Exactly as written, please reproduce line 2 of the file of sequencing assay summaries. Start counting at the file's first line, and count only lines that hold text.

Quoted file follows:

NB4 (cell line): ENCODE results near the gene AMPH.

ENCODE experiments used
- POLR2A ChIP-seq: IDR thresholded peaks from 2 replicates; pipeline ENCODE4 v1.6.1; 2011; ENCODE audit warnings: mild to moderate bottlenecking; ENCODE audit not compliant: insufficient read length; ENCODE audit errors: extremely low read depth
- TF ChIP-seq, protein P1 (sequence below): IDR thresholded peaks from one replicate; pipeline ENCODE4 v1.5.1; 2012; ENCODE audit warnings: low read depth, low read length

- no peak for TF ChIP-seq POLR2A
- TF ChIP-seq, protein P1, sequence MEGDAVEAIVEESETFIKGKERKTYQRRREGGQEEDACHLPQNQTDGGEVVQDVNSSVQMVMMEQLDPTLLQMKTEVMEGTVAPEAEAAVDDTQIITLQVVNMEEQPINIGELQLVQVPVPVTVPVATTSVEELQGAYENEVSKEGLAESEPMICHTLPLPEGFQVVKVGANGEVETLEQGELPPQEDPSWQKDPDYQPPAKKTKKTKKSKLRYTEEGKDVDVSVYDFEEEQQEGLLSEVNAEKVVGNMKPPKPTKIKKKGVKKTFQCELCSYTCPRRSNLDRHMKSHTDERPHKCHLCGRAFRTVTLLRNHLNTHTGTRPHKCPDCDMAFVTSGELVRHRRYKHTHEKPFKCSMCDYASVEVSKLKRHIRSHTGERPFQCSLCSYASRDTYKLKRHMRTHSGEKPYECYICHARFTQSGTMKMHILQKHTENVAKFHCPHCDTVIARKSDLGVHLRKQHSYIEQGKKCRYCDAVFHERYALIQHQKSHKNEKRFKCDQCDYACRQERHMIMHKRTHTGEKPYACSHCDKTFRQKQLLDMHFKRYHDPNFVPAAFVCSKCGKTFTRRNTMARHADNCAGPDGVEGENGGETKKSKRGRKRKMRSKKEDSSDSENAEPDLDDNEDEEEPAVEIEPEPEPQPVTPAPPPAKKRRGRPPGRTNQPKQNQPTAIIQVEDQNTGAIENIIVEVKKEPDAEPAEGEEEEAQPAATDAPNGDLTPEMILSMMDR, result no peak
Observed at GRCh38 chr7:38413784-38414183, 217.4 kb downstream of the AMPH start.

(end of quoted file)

ENCODE experiments used